Traders work on the floor of the New York Stock Exchange.
U.S. stocks opened mostly flat on Thursday, but the Dow Jones Industrial Average managed to notch a new intraday record as investors shrugged off high inflation and jobless claims data.
The Dow slipped 40 points after hitting a new all-time high at the open. The S&P 500 lost 0.1% and the Nasdaq Composite lost nearly 0.2%.
Among the S&P sectors, health care and financial outperformed with gains of about 0.2% each, while tech and consumer discretionary stocks lagged. Goldman Sachs was the best-performing stock in the Dow while Visa shaved off about 20 points.
The Labor Department reported Thursday morning that initial jobless claims declined slightly last week as the U.S. labor market continues its recovery from last year’s recession. There were 375,000 claims last week, matching estimates. The prior reading came in at 385,000 claims.
The prices U.S. manufacturers and other businesses pay for labor, raw materials and other goods rose again in July. The government said its producer price index, excluding volatile food, trade services and energy components, rose 0.9% last month versus a forecast for a 0.5% gain.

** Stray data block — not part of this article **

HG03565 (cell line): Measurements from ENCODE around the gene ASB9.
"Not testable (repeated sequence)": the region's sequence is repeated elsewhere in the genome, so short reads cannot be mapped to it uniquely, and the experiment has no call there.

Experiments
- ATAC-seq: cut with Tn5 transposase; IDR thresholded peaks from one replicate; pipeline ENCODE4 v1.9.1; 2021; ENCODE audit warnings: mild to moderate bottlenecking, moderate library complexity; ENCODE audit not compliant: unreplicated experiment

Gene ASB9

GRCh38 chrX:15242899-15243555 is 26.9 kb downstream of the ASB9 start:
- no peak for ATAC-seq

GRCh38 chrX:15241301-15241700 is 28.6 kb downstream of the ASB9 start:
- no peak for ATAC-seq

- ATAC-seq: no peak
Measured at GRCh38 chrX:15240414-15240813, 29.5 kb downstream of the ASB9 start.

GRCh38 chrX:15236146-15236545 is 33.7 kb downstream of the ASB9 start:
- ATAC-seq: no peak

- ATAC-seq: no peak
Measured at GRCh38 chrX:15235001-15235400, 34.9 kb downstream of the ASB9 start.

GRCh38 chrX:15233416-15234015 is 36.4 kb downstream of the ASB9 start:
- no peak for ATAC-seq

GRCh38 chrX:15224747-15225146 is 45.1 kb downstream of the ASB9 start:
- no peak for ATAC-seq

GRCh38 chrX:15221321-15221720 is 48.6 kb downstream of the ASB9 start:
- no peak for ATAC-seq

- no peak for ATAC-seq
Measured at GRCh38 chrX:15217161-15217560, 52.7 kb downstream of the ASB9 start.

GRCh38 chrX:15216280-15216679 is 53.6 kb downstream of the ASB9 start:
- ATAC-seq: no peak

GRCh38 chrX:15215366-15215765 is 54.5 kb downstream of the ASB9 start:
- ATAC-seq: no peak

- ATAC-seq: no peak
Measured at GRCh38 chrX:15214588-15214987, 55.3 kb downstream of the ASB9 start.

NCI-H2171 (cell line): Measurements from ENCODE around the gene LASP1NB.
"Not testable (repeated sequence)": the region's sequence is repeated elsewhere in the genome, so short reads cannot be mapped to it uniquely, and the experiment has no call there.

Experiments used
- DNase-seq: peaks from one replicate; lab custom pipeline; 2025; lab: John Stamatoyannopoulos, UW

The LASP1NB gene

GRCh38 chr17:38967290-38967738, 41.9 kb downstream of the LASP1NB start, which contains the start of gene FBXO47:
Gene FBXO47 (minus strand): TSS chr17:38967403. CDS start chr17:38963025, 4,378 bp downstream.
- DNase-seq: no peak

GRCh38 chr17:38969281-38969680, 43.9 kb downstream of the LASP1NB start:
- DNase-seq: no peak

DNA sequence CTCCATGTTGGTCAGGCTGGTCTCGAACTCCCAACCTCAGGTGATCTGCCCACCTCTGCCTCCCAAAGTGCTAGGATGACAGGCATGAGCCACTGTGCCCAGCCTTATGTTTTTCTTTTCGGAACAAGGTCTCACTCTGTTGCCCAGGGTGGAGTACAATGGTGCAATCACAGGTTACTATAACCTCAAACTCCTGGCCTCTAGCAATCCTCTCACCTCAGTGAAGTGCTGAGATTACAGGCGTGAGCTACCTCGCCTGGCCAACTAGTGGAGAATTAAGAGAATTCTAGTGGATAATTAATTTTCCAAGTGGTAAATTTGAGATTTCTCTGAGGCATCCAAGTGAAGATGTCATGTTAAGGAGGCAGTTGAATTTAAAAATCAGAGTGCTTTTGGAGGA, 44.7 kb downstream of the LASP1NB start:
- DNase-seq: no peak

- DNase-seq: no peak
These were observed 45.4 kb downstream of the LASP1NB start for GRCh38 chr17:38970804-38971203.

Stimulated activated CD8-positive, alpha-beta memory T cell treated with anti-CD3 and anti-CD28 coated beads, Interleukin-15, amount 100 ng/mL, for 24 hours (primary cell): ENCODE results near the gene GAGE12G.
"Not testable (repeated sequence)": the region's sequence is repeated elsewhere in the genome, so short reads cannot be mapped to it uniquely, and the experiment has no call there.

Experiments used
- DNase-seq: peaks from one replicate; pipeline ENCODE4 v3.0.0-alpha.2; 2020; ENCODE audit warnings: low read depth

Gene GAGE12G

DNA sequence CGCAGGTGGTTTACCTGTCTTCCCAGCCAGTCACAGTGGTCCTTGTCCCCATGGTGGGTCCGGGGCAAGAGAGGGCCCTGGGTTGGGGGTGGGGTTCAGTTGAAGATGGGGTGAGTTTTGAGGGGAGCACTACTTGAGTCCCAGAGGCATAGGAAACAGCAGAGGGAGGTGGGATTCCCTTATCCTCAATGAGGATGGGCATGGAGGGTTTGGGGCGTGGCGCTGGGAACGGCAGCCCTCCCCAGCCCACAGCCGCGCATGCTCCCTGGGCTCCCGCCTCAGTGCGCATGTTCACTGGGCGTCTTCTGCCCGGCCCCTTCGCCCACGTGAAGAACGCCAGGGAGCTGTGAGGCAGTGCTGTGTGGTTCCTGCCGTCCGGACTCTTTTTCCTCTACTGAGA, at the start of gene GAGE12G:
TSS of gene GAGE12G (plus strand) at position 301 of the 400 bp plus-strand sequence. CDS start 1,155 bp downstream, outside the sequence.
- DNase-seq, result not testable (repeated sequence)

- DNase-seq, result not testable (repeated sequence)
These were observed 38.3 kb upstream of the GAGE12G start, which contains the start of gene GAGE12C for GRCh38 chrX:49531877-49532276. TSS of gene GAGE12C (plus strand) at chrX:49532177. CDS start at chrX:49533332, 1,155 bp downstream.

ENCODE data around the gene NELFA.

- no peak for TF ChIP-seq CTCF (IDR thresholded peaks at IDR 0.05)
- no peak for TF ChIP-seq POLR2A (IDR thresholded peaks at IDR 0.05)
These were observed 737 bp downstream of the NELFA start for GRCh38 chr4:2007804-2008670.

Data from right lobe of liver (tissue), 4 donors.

The 10-year Treasury yield rose to 1.37% following the economic data. Goldman added 0.8%, Bank of America climbed 0.5% and JPMorgan rose 0.3%.
The update to producer price inflation came a day after the Labor Department said consumer prices surged 5.4% from a year earlier, for the month of July, and 0.5% from the previous month.
Core inflation, however, rose by just 0.3% in July, below the 0.4% increase forecast. Core inflation excludes energy and food prices and is considered a more reliable measure by economists since energy and food prices can be so volatile.
“Inflation has, at a minimum, paused,” said Brad McMillan, chief investment officer at Commonwealth Financial Network. “For both the headline and core figures, the monthly and annual numbers were stable or down from last month. Based on that data, inflation is certainly not on an unstoppable increase.”
Treasury yields dipped after the inflation report and as a 10-year note auction showed strong demand. Dallas Fed President Robert Kaplan told CNBC the Fed should start removing stimulus in October, adding to the decline in yields.
“The inflation story is more about isolated components, rather than general increases in prices, and even those components are showing signs of peaking,” McMillan said. “As we dig into the numbers, inflation is above where it has been but is showing signs of rolling over and returning to more comfortable levels.”
Dow member Disney will report earnings after the closing bell. The shares, down slightly in 2021, were down 0.2% during the regular session. Micron shares fell 5% after Morgan Stanley predicted a slowdown in the memory chip market and downgraded the stock.
On Wednesday, the Dow gained 0.6% to reach 35,484.97 and close at a new record. The S&P 500 rose 0.2% to an all-time high of 4,447.70. The Nasdaq Composite traded about 0.1% lower to 14,765.13.